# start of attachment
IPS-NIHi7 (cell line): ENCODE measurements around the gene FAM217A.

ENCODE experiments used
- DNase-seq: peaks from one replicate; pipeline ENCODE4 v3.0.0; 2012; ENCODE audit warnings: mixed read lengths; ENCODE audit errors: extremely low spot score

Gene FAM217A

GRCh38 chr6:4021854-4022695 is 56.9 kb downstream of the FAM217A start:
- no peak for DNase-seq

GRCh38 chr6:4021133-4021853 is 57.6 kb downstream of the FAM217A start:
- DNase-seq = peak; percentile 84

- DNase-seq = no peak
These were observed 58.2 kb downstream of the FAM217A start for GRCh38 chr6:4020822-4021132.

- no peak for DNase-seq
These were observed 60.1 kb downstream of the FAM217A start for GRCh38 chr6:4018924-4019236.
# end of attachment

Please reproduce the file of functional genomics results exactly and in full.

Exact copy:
IPS-NIHi7 (cell line): ENCODE measurements around the gene FAM217A.

ENCODE experiments used
- DNase-seq: peaks from one replicate; pipeline ENCODE4 v3.0.0; 2012; ENCODE audit warnings: mixed read lengths; ENCODE audit errors: extremely low spot score

Gene FAM217A

GRCh38 chr6:4021854-4022695 is 56.9 kb downstream of the FAM217A start:
- no peak for DNase-seq

GRCh38 chr6:4021133-4021853 is 57.6 kb downstream of the FAM217A start:
- DNase-seq = peak; percentile 84

- DNase-seq = no peak
These were observed 58.2 kb downstream of the FAM217A start for GRCh38 chr6:4020822-4021132.

- no peak for DNase-seq
These were observed 60.1 kb downstream of the FAM217A start for GRCh38 chr6:4018924-4019236.